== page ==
Here is Jacqueline’s serendipitous story and in her own words,

“I couldn’t quit smoking, because I never started.”

August 2, 2005, at 40 years of age, Jacqueline, single mother of three, was involved in a head-on automobile accident resulting in an ambulance ride to a local Atlanta hospital. This accident saved her life. Jacqueline underwent a variety of scans and x-rays to determine the extent of her injuries. After a few hours had passed the ER physician relayed a message of “good news and bad news” to Jacqueline and her family. The “good news” was announced that no injuries were found as a result of her auto accident. The “bad news” indicated that “something the size of an orange” was sitting in her lower right lung. The next day Jacqueline had a biopsy and was told that this otherwise healthy, active, never smoker with never-smoking parents had Lung Cancer. More specifically, the type of cancer was adenocarcinoma, which is the fastest growing type of cancer cell. Time was of the essence. The tumor had to be removed immediately. Family and friends in the medical world were consulted and mobilized with an action plan for immediate treatment.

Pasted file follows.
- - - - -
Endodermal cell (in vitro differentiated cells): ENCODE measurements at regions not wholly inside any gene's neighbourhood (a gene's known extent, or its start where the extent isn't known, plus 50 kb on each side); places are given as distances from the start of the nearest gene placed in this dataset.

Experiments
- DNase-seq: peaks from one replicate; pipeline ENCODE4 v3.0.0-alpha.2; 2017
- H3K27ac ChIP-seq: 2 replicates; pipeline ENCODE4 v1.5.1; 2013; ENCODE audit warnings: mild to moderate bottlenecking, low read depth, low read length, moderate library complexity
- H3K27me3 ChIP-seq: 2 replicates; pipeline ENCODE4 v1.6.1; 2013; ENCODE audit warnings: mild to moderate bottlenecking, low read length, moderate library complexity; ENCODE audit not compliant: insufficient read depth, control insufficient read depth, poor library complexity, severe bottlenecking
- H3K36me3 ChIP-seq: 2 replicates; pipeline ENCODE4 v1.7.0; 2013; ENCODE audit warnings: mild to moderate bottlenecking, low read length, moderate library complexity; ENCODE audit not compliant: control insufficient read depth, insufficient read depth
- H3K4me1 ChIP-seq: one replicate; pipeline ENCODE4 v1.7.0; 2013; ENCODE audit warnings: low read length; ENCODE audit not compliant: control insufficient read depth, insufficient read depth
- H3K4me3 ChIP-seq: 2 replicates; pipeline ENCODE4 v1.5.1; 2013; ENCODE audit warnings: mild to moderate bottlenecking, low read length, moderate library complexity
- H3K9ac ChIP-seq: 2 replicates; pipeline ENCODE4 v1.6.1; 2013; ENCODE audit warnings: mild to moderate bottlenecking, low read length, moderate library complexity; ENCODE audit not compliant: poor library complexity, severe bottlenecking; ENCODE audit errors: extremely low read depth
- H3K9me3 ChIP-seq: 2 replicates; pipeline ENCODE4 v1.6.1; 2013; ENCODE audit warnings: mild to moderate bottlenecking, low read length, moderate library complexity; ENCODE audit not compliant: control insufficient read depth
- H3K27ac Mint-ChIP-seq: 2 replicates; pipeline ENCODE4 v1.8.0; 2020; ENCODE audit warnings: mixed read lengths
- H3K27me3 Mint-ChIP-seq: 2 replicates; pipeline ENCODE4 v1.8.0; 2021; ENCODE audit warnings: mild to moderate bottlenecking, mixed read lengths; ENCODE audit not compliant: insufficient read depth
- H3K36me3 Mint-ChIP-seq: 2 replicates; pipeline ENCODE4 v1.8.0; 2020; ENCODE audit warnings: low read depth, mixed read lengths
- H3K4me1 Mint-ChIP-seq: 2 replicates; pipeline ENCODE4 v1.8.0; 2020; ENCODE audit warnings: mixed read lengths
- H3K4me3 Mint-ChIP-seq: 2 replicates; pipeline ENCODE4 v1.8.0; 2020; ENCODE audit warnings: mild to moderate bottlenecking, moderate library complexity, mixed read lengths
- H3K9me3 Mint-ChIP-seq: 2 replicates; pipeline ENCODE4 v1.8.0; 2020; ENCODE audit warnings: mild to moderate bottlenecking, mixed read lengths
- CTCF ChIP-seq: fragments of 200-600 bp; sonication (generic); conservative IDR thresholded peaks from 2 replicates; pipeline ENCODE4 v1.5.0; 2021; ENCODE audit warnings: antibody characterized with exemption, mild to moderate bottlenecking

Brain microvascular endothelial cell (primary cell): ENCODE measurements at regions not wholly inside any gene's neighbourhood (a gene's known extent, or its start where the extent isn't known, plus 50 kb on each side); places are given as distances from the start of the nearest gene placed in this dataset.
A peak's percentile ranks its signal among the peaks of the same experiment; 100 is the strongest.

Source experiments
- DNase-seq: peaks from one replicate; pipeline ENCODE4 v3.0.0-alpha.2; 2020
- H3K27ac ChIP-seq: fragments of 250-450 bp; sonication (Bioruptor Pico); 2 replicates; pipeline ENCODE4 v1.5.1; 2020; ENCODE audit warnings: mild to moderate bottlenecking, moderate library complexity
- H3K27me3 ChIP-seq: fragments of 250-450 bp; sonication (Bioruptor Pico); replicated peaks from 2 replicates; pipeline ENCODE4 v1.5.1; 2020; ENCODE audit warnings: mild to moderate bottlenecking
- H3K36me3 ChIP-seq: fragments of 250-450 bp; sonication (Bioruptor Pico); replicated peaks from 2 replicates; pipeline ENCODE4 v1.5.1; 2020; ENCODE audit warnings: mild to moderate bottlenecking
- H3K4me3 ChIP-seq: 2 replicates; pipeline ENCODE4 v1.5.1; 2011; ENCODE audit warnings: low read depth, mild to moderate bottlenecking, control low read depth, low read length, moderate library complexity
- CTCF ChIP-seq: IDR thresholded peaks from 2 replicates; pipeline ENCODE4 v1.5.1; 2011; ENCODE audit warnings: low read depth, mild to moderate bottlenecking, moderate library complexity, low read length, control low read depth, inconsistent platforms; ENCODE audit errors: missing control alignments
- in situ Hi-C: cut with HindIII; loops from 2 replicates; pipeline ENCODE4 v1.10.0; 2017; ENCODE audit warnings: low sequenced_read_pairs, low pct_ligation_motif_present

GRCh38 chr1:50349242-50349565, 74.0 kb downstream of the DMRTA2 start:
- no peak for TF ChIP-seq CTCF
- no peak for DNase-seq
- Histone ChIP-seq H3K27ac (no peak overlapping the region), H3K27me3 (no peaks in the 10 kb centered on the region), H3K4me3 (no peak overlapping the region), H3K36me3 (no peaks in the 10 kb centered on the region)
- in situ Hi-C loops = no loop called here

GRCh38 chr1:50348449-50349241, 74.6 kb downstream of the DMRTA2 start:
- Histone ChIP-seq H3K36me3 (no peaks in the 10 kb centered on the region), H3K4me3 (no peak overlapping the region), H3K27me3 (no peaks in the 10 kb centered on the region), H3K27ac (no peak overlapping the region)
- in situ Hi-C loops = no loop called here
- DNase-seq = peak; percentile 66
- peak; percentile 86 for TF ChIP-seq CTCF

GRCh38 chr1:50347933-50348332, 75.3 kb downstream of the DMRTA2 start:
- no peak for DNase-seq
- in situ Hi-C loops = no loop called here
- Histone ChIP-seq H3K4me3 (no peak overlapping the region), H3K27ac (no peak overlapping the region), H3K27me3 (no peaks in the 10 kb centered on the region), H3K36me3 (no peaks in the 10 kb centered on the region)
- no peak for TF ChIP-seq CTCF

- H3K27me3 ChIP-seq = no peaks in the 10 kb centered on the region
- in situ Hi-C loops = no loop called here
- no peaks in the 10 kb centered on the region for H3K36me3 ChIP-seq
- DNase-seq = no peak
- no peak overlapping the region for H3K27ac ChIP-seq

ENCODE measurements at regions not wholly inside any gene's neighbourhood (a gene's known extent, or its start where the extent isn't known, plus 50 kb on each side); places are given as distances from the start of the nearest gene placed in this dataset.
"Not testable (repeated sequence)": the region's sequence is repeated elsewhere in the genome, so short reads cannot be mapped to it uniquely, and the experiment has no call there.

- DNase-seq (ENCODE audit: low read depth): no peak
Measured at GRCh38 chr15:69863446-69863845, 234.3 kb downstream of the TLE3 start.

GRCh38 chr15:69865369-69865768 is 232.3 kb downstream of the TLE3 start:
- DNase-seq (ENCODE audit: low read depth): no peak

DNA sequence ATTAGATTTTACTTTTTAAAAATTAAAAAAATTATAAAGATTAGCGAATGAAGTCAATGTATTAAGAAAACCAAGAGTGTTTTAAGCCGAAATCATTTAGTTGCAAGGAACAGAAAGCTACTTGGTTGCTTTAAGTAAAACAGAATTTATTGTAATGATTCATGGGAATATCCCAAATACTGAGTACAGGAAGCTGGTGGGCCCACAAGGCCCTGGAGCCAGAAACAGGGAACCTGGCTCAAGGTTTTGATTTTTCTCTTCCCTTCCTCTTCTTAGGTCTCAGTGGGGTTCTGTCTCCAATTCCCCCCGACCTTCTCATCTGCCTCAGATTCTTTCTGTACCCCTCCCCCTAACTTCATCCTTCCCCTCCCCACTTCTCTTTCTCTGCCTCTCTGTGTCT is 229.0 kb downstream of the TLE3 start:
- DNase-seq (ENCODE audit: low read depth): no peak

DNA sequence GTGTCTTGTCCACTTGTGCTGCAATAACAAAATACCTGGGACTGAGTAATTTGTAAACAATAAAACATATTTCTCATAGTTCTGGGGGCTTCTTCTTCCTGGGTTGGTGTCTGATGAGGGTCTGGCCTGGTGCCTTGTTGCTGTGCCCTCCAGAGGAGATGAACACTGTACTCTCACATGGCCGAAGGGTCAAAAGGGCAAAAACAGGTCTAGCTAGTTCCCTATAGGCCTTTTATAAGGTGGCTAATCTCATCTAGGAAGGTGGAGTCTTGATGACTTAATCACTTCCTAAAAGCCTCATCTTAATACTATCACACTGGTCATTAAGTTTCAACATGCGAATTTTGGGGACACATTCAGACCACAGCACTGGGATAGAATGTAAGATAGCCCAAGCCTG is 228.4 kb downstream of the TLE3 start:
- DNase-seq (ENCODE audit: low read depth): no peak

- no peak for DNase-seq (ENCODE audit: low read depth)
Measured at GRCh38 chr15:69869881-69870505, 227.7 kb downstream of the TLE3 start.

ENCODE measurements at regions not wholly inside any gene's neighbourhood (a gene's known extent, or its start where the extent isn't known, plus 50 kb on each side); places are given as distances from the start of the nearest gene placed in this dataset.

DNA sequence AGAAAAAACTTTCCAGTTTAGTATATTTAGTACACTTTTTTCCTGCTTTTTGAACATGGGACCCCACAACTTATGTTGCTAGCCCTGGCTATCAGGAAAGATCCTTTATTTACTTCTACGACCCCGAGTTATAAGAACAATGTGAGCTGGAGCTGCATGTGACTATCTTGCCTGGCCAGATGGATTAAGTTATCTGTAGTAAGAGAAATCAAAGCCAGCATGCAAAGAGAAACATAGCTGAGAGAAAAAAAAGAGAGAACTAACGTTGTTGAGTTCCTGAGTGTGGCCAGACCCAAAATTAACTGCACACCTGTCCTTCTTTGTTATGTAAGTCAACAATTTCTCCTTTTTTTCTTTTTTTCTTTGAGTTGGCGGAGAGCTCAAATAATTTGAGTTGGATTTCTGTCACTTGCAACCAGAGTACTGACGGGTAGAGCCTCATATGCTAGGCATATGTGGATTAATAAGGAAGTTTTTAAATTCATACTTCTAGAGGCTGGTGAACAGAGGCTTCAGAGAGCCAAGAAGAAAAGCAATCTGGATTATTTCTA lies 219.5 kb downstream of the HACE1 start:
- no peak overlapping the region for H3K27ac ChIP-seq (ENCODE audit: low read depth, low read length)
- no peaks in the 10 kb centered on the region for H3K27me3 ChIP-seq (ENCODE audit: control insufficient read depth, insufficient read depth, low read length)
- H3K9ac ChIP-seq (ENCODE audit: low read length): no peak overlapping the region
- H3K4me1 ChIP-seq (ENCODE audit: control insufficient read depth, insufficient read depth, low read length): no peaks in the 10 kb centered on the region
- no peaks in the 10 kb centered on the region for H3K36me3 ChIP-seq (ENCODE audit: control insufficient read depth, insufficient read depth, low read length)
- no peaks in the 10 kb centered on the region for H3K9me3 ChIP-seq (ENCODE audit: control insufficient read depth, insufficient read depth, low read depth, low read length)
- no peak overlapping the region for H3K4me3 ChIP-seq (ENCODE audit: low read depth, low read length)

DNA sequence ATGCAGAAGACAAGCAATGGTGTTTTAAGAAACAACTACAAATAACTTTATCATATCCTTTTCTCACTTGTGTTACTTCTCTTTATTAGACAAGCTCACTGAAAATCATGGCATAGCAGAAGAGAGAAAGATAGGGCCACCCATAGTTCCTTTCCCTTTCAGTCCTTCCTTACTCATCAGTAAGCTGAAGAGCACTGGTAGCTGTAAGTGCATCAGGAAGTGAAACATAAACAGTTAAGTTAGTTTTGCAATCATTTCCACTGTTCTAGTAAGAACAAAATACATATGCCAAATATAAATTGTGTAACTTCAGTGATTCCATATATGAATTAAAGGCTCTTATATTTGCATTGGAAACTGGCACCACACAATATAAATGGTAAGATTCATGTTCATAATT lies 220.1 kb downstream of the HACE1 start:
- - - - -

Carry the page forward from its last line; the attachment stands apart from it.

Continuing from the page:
August 17, 2005, Jacqueline underwent a 14-hour long surgery to (1) determine the stage of cancer and (2) confirm that the cancer had not spread allowing the surgeon to proceed with the removal of the middle and lower lobe of her right lung. With family and friends waiting, Jacqueline’s life was saved by having 75% of her right lung removed including the cancerous tumor. The tumor was classified as Stage 1B (b for the size). At eight weeks post-up, Jacqueline began a weekly regimen of chemotherapy treatment lasting for 12 weeks. It is important to note that had it not been for the auto accident the rapidly spreading cancer cells would have eventually been discovered at a late stage with an approximate 6-month life expectancy.

Jacqueline remains cancer-free as a result of many prayers and gifted physicians. As a survivor and third-term locally elected official she has been and remains involved in collaborative efforts to introduce new legislation in her state focusing on patient advocacy, funding, research and early detection for lung cancer-related issues affecting smokers, former smokers and never smokers.